Brothers Josef and Jan Frič established "The Workshop for Precision Mechanics" in Prague in 1883, for which they themselves made special devices for division of circles, grinding of lenses, etc. The company Josef & Jan Frič (the company name was used in several variations; after the death of younger Jan F., his brother also included his name and the products were branded JJ Frič) achieved success at the National Exhibition in Prague in 1891. After 1906, the polarimeter for sugar content indication was adopted as the official US standard.
During its active years, the family-run business of the Frič brothers manufactured a whole range of geodetic instruments, including the prestigious triangulation theodolite 6R with the screw micrometers and reading by estimation up to 2 "and special instruments for measuring dam deformations and tunnel constructions.
In 1884/85, a small series of Duplex mining theodolites was produced, in which the horizontal divided circle made of glass (diameter 130 mm, division 1 °) with reading by two opposite microscopes (magnification 24x, grid with 60 divisions) angular minutes, by estimation 30 "was used for the first time in the world. The circle was illuminated e.g. by a mining lamp, where the light was coming through the opening of the circle cover from below. Theodolite had a versatile use, it was not only intended for the measuring of angles from astronomical connections on the surface to polygonization under the surface in very steep parts, but also for levelling using a reverse level on a telescope. For easy aiming in the vertical plane, two telescopes (hence the name of the device) of variable length were chosen. The right-angled axis of the eccentric telescope for steep purposes passed through the trunnion axis of the reversible telescope. The duplex was introduced in 1886 at the Congress of Engineers in Budapest. (Glass divided circles became popular in practice only in the Zeiss Th I theodolite designed by H. Wild, manufactured since 1922.) The distinguishing feature of collectors' favorite devices are the plastic red-brown control knobs (e.g. leveling screws).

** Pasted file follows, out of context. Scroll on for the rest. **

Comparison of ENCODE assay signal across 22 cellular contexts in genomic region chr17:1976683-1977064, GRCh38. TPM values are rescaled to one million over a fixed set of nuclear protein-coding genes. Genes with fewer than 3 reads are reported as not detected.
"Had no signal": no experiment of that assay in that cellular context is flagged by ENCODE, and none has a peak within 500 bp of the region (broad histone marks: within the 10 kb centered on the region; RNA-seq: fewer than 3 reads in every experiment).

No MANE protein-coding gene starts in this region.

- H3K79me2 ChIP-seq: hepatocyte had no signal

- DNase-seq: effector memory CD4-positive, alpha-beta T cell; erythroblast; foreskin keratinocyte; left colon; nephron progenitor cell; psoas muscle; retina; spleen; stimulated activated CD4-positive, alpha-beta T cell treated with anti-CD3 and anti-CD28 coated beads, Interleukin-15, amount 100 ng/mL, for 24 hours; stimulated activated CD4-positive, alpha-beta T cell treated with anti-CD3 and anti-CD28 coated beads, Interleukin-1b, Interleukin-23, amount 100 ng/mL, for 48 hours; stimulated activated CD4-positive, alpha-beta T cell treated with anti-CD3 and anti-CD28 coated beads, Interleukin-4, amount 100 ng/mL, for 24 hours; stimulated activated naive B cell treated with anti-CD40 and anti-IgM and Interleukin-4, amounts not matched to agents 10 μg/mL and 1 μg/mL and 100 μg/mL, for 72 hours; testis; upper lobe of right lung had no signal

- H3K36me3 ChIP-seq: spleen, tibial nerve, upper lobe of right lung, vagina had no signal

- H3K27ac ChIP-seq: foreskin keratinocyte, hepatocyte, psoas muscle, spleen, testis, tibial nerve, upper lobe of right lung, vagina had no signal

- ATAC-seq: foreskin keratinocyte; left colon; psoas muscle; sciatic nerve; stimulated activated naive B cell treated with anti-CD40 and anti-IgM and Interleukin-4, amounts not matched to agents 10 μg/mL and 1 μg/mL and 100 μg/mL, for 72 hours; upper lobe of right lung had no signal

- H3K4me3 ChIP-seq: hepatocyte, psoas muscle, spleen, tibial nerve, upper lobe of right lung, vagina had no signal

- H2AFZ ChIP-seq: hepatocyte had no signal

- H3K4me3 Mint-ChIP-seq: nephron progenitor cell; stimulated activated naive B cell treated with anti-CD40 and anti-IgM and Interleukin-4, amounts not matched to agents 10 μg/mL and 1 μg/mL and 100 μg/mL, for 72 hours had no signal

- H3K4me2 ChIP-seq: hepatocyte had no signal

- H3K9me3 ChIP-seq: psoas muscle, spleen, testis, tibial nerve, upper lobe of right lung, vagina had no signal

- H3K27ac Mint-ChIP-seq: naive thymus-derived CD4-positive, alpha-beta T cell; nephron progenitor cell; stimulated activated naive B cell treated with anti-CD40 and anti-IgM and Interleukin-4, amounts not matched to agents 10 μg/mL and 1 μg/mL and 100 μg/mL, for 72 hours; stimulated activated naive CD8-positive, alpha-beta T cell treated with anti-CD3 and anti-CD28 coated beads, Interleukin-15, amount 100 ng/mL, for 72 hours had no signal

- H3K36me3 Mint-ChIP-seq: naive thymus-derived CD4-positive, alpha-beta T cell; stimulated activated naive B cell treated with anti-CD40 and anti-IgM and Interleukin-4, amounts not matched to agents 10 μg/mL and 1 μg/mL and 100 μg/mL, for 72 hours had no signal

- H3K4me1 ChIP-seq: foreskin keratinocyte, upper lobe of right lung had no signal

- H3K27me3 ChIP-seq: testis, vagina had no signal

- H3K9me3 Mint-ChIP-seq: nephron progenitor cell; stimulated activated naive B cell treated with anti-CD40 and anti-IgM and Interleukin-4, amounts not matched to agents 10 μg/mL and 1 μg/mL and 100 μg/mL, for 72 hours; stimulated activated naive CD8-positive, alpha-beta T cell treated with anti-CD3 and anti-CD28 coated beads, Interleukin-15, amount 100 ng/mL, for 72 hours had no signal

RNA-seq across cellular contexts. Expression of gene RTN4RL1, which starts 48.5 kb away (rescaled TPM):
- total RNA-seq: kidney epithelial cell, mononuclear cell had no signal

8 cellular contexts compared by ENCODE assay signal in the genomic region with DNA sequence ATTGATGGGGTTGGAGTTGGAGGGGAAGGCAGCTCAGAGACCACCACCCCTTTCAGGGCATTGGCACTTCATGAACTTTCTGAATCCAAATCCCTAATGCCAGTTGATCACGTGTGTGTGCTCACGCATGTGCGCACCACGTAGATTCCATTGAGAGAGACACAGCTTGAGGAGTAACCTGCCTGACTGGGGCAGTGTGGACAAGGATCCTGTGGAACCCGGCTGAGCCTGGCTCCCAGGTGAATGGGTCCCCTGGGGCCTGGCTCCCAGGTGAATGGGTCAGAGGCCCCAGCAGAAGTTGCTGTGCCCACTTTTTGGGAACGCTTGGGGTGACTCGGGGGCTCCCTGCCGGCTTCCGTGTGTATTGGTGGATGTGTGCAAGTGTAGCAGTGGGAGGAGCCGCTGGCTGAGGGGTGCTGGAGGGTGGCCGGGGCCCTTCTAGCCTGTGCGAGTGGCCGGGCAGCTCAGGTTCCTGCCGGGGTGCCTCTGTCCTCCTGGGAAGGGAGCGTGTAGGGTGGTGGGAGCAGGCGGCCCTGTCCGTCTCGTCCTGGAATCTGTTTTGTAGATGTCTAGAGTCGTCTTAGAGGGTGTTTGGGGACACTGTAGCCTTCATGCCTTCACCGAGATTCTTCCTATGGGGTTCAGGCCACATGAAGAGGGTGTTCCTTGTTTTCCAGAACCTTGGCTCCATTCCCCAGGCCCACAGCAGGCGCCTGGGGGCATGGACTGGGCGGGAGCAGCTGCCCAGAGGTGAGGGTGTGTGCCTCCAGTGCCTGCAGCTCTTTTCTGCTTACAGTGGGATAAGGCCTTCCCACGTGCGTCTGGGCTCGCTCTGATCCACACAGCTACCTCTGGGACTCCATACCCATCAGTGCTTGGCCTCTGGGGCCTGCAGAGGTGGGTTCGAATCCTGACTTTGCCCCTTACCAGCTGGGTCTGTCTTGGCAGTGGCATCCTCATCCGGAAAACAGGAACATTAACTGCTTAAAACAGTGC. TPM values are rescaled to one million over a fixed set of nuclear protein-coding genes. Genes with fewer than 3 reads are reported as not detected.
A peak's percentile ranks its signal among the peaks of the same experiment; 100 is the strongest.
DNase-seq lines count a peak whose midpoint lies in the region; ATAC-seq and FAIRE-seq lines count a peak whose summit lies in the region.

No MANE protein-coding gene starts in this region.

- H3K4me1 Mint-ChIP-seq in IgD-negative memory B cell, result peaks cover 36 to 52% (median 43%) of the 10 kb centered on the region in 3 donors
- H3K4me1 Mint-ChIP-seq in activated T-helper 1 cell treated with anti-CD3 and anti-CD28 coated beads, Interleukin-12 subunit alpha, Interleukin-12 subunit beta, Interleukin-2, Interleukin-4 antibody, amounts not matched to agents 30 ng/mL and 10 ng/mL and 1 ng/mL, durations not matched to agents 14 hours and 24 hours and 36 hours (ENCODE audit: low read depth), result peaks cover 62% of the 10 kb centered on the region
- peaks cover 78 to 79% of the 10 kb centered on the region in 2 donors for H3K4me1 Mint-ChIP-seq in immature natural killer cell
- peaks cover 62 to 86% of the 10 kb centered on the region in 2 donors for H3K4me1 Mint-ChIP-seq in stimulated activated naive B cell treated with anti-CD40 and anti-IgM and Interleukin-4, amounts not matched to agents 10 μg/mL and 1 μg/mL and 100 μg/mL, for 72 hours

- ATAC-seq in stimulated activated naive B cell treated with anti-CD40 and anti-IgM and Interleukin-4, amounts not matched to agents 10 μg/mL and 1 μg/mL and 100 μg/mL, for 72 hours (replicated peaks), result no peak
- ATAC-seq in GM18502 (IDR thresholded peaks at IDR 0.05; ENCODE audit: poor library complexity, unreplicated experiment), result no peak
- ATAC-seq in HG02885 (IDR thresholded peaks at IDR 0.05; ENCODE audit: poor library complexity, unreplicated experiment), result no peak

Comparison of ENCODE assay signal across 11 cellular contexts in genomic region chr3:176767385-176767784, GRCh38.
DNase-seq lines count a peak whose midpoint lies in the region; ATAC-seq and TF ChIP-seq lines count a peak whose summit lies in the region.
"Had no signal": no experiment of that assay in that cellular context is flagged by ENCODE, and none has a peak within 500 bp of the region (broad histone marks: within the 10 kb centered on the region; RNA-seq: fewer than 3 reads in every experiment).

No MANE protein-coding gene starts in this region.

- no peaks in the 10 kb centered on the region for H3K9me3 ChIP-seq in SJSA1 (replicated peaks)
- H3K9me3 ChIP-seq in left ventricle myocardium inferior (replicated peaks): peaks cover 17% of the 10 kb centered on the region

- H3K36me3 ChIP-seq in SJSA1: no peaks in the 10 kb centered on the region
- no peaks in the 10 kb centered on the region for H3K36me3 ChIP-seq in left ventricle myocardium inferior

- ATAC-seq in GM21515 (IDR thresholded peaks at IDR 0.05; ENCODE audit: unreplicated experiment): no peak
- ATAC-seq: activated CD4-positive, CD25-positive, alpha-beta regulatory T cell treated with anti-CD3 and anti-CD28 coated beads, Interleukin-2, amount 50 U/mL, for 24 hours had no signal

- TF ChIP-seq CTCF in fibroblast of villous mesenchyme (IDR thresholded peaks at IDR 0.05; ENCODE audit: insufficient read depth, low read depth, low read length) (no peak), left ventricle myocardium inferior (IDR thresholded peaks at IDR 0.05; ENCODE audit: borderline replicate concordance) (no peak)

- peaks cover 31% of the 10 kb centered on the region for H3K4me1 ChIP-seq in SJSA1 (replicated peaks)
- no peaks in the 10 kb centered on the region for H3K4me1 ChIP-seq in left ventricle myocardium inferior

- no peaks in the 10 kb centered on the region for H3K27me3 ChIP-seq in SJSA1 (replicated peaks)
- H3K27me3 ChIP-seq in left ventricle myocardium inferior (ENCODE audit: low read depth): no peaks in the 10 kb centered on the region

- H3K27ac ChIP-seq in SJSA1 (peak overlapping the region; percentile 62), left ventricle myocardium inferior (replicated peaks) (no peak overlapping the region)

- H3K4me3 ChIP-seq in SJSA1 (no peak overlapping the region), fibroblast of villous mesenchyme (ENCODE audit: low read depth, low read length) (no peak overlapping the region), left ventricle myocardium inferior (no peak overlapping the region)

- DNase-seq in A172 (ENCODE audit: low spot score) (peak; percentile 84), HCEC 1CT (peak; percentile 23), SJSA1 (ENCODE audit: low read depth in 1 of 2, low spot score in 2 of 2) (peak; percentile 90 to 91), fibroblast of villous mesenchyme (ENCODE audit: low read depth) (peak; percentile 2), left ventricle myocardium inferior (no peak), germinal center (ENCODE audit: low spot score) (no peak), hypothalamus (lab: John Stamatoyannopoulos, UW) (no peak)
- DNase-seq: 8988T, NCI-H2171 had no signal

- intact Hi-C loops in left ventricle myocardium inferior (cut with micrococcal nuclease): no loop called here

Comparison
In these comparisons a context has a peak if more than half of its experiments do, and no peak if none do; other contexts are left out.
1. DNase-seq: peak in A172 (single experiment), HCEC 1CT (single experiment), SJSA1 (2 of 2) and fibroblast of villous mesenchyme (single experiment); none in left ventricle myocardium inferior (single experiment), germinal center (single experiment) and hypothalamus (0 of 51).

Based on the brilliant idea of prof. František Nušl, the construction of an astronomical-geodetic circumzenithal for determining geographical coordinates by the method of equal heights, was solved. In 1932, a non-personal micrometer was introduced based on the design of prof. Emil Buchara. (In the 1970s, the design was improved and manufactured by the Research Institute of Geodesy, Topography and Cartography.) After the First World War, the company focused on astronomy, and its geodetic instruments became obsolete. After its nationalization in the early 1950s, it ceased to exist when it was within the National Enterprise Metra switched to another production.